Review: The Battle Cry of Freedom by James McPherson
The Battle Cry of Freedom is a fundamental study concentrating on the American Civil War as the subject matter. Live presentation style combined with the thorough procedure of the scientific research referring to the vast array of documents and historical literature made the book interesting as well as informative for the reader. The Battle Cry of Freedom by Professor McPherson in detail examines the socio-political, economic and cultural contradictions that made the Civil War inevitable. The historian incorporates a broad panorama of military operations, industrial mobilization and diplomatic maneuvers of the main figures of the era into the historical content of the book. Moreover, McPherson develops a contrast between the South and the North before the Civil War. The professor explains the reasons why the weak South was winning while economically developed North was losing the major period of the war.
Talking about the author’s background, James McPherson is an American Civil War historian famous for the book Battle Cry of Freedom for which he received the Pulitzer Prize. McPherson is known for fighting against so-called modern neo-Confederates and for his active position in the issues of the preservation of the places of battles during the Civil War.
When writing a book, the writer decided to use the narrative method that allows to display the complexity of the cause-and-effect relationships and dynamism of events the best. Thus, the Battle Cry of Freedom is a non-fiction piece of literature that in 850 pages provides a reasonable point of view on the historic event of crucial importance for the American history. In other words, the book reminds a documentary rather than a historiography.
Regarding the profound analysis of the book subject matter and historical content, it is worth mentioning that the title of the book comes from a Civil War song "The Battle Cry of Freedom" written in 1862. The book starts with a short introduction discussing the preconditions of the war, social, political, and economic causes. The first part of the book describes the situation in the United States before the war. On these pages the readers see a surreal picture of the two parallel worlds with opposing economic structures, traditions, and moral principles. Markedly, the readers find the detailed passage devoted to slavery and the election of 1860. McPherson concentrates on the differences in the economies between the North and South as well as political, social, cultural, and other individual peculiarities. He reminds about the Mexican War and bleeding Kansas calling it “the crime against Kansas”. The differences between the northern and southern states were so strong that the Northerners tried to prevent the annexation of the American territories by the end of the war with Mexico in order to avoid the expansion of the slave-owning households. In turn, the Southerners conducted an aggressive propaganda of slavery. Significantly, all this information is scrupulously described in James McPherson’s work complemented by good maps and illustrations.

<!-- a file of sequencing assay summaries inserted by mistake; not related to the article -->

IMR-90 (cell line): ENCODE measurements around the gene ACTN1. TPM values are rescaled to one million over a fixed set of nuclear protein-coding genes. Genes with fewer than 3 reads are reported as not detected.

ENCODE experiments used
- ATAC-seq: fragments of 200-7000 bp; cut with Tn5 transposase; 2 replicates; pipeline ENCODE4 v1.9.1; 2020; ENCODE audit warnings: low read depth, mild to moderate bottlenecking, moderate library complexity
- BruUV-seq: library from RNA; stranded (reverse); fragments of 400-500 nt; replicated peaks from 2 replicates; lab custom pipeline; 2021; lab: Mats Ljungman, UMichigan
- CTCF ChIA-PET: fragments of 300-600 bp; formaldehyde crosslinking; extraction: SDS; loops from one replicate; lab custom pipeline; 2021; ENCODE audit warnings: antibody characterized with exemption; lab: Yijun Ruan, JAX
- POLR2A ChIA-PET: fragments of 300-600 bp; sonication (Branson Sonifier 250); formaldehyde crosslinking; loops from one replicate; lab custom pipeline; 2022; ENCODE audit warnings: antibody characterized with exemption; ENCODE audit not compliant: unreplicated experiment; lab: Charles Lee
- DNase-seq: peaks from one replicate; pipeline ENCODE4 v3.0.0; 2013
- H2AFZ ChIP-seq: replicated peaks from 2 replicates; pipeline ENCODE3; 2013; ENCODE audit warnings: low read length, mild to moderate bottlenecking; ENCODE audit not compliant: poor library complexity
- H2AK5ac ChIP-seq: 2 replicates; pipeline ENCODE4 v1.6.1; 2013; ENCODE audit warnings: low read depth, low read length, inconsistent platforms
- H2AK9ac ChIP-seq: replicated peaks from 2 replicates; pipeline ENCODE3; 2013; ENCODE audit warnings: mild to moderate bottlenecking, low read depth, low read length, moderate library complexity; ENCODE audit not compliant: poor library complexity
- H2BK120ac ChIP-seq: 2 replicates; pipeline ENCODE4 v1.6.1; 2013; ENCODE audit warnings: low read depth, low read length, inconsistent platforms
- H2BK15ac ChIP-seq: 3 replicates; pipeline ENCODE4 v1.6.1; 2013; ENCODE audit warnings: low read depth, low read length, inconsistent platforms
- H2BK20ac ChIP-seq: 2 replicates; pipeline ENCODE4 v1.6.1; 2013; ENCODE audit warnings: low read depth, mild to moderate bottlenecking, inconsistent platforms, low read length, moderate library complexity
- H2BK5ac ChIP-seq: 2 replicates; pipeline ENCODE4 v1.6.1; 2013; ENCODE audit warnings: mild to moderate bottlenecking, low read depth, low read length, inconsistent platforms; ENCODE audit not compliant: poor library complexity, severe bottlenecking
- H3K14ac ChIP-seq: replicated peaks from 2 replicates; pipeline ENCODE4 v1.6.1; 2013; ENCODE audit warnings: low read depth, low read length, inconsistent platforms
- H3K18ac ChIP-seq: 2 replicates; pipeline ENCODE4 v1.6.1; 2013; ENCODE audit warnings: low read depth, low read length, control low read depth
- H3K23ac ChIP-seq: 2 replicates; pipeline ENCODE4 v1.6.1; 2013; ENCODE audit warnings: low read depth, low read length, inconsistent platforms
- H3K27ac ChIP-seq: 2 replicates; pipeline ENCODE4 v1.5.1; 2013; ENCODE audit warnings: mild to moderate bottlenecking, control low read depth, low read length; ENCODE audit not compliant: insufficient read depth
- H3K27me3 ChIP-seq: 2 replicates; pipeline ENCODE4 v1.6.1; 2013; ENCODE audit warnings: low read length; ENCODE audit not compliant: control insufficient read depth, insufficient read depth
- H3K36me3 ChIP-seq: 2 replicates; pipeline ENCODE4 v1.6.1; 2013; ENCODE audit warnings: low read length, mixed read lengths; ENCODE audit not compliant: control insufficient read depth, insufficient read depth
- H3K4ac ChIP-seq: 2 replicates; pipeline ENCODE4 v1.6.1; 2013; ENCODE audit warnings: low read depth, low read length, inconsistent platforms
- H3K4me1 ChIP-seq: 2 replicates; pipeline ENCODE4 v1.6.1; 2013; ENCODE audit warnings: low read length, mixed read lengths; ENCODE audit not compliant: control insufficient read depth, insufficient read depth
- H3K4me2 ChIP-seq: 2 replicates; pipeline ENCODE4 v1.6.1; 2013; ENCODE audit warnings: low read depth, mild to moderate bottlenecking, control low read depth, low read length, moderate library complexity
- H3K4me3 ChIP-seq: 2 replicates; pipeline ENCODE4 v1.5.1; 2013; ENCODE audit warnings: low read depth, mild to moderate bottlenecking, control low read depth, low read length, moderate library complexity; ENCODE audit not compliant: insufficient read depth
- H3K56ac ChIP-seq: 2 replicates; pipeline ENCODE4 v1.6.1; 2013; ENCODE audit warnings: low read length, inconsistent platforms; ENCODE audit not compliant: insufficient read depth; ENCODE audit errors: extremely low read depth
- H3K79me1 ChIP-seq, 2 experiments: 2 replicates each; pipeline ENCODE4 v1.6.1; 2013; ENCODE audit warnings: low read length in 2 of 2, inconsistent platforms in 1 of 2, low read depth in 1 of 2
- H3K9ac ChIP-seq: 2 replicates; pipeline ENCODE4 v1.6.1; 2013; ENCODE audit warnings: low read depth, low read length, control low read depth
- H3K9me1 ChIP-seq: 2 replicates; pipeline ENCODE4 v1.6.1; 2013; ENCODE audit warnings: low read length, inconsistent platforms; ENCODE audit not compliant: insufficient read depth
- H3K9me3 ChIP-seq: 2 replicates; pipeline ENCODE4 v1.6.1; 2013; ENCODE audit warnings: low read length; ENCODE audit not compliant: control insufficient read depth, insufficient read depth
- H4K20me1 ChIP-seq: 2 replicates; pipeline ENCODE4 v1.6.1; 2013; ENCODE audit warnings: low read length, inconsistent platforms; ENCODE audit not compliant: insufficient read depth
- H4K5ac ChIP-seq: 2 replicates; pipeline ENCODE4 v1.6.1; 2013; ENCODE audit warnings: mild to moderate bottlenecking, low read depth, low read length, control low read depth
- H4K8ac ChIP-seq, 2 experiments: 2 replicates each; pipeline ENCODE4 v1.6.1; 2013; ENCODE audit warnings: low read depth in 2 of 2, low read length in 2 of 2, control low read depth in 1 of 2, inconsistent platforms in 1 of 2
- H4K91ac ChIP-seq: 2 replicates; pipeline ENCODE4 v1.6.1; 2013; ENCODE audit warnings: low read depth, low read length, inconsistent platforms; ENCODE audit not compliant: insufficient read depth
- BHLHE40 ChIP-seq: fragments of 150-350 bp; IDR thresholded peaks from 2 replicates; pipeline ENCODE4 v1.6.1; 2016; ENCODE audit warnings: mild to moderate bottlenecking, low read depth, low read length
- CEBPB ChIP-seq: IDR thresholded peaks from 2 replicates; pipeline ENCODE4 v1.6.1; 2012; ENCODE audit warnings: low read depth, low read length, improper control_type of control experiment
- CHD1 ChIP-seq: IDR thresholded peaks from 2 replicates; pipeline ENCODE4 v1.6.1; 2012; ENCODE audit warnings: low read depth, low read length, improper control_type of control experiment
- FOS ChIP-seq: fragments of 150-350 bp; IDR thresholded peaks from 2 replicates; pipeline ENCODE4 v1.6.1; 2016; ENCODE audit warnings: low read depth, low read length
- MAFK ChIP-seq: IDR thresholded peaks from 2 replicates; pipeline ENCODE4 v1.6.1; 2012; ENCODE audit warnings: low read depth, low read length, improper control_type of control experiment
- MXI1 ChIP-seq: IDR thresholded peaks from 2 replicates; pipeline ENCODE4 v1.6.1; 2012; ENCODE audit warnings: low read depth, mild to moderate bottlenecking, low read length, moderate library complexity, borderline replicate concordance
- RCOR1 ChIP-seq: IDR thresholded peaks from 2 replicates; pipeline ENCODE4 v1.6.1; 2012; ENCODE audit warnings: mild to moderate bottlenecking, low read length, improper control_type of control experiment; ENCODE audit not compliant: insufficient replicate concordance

The main theme of the book is actually the Civil War, the author explains what it was and which causes it had. McPherson emphasizes that slavery was the predominant source of the war. Therefore, much of historian’s attention is focused on the slavery subject in particular. Furthermore, McPherson studies the striking distinction between the northern and southern ways of lives and its impact on the outcome of the war. Thus, this discrepancy becomes another major theme of the book.
As far as the interpretation of the central themes of the book is concerned, all the researchers conducted by the author are aimed at finding the answer to the question why the North could not celebrate the victory in this war while the South remained successful for a long time, disproportionally to its resources. McPherson claims that the main reason was the case of the providence which is unable to override any conditions and laws. According to the author, slavery determined the South's economy, its social structure, and political vectors. Generally, it is the behavior of the Southerners, with their constant attacks and threats to leave the alliance, which McPherson sees as the main reasons for the outbreak of the war. The Professor is sure that the Northerners just had high ambitions which were envied by many immigrants. The rapid development of capitalism, the presence of rich natural resources, vast unpopulated areas, migration from Europe and the influx of foreign capital caused the formation of strong states in the North.